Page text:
Nativity Academy to install eco-friendly parking area

By Jessica Able, Record Staff Writer

Visitors to Nativity Academy at St. Boniface will soon see an improved parking area and entrance to the school. And, one that is environmentally friendly, too.

The project — named the Father Tim Hogan Plaza in honor of the late cofounder of the school — is a joint effort between Nativity, St. Boniface Church and the Jefferson County Metropolitan Sewer District.

The existing parking lot will be reconfigured and constructed with bioswales (which slow down rainwater flow into storm sewers)  and permeable pavers in an effort to redirect wastewater from the sewer system.

This will allow rainwater to soak into the soil before it reaches the already taxed sewer system, said Carol Nord, executive director of the school on E. Liberty Street.

The current parking lot on Liberty Street in between Hancock and Jackson streets was originally designed to be the school playground when the parish and school were established in the 1800s. St. Boniface is the second oldest Catholic parish in the city of Louisville and the first church built for German Catholics.

The current configuration of the lot leaves many visitors confused, said Nord, and is in dire need of repair.

“The parking lot was already in desperate need of attention and we also wanted to be environmentally friendly in the construction,” Nord said.

MSD will provide Nativity with incentive credits based on the square footage of wastewater that is diverted away from the sewer system, Nord said. MSD will provide about $40,000 toward the project.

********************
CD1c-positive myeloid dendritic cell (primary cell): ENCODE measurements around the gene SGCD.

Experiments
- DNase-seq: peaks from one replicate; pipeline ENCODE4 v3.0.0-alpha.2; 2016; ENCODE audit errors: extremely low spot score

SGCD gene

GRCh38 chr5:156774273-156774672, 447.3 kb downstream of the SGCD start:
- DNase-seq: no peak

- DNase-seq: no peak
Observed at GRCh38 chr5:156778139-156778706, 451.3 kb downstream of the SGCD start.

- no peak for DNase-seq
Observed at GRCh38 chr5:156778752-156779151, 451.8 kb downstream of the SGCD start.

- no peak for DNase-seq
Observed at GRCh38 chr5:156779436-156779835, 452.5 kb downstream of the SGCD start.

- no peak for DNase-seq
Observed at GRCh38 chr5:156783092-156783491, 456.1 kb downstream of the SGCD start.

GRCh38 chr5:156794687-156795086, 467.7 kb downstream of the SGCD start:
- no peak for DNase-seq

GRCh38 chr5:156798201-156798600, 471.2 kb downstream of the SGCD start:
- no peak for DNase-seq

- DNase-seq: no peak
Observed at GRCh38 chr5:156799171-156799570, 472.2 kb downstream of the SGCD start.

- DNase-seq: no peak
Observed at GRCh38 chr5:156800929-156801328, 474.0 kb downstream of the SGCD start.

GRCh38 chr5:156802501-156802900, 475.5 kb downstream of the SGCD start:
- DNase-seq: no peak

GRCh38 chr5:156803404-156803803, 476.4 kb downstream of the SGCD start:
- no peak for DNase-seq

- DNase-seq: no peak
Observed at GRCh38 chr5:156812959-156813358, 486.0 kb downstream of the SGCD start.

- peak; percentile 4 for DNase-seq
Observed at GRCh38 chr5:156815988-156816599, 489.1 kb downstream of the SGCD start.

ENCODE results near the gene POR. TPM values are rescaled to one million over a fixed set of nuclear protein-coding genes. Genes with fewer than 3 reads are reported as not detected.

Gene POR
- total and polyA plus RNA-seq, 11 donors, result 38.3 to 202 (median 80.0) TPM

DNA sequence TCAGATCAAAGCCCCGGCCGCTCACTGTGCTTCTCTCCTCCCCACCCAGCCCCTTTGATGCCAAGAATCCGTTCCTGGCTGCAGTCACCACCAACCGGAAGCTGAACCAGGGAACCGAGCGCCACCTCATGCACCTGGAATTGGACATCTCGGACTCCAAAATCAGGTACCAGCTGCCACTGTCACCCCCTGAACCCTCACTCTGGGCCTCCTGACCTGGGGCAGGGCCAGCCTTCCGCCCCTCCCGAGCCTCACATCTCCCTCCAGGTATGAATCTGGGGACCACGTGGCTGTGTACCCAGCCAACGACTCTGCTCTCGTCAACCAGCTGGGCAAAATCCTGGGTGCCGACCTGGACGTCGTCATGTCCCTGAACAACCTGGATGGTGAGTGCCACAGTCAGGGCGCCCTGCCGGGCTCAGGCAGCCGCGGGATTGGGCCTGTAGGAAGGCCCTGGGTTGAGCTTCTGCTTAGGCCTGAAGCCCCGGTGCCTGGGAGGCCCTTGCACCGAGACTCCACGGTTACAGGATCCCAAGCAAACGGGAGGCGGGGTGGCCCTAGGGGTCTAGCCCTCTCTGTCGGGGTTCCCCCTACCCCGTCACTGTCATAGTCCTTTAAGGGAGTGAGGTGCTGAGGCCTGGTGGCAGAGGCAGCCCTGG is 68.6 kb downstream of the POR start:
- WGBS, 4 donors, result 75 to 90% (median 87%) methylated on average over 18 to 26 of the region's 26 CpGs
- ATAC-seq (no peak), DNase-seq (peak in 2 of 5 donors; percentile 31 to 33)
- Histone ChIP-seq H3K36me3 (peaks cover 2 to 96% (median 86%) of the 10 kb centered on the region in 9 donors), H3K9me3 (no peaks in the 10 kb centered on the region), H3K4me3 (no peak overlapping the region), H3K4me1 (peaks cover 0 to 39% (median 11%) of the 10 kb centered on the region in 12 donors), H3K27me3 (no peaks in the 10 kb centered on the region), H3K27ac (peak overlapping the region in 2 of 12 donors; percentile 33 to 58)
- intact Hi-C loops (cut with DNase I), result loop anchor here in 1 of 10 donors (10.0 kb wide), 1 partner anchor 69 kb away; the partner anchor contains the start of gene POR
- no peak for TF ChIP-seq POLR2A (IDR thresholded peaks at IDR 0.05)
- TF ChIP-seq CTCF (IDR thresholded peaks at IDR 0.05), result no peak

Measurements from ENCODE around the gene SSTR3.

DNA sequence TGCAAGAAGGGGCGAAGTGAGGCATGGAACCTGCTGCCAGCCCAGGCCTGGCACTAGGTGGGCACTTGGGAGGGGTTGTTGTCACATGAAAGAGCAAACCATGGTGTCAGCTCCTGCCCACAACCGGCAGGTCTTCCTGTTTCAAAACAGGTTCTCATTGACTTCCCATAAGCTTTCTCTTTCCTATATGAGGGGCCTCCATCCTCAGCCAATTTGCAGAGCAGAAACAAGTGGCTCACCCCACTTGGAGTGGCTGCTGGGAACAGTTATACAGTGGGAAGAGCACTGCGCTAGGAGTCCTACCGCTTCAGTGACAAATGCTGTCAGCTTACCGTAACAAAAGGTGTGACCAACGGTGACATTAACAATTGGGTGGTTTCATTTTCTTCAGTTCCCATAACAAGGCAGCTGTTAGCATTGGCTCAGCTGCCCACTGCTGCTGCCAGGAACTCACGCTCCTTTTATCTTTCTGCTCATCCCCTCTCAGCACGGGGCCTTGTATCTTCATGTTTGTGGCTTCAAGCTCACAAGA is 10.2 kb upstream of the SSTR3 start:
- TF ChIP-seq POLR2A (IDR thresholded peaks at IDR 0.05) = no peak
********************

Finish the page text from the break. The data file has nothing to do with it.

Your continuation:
Father Tim Hogan

And, Nativity has already collected about two-thirds of the remaining $100,000 goal.

The green infrastructure project will pay tribute to one of Nativity’s cofounders and biggest champions — Father Hogan.

Father William Fichteman, who along with Father Hogan and Ursuline Sister of Louisville Paula Kleine-Kracht, cofounded Nativity 15 years ago, said the proposed plan for the plaza will make the school and parish a much more inviting place and that would have pleased Father Hogan, who died in 2017.

“He was a modest man and probably wouldn’t have particularly thought about something being named after him but I think he would be very proud to have the plaza re-done and made a much more inviting place,”

“St. Boniface and Nativity were two of the great loves of his life toward the end of his ministry. He was one who could always look beyond the surface and see the great potential,” said Father Fichteman.

Nord said the environmental collaboration has been a learning experience for the students at Nativity.

“This whole project has been a talking point for the
kids. We had to do some drilling to test the soil and we got the kids out there and asked them to identify the different types of rocks,” she said.

Nativity is an independent Catholic School that serves children from low-income families. There are currently 82 students enrolled in fifth- through eighth-grade. It was founded in 2003 with the support of the Ursuline Sisters of Louisville, Bellarmine University and the Xaverian Brothers.

Other elements to the Father Tim Hogan Plaza will be the addition of a more accessible front entrance to the school and a prayer and meditation garden.

The meditation garden will be located between the church and school and will feature benches, trees and other landscaping. There will be opportunities to purchase commemorative pavers and plaques to assist in the cost of the project.

Father Jeff Shooner, pastor of St. Boniface, noted Pope Francis’ 2015 encyclical on the environment “Laudato Si’ ” and said Catholics have a responsibility to care for creation.

“The earth is a gift from God and reflects his glory and his love to us and so we want to make decisions to show forth the care for the environment,” even if it makes it a more expensive project, said Father Shooner.

He also said the trees that will be planted will do a small part to help alleviate the “heat island effect” that is present downtown. This environmental effect creates warmer temperatures in an urban area than are found in surrounding rural areas due to human activity and pollution.

Nord said the goal is to have the project completed in late fall.

For more information or to donate to the Father Tim Hogan Plaza visit

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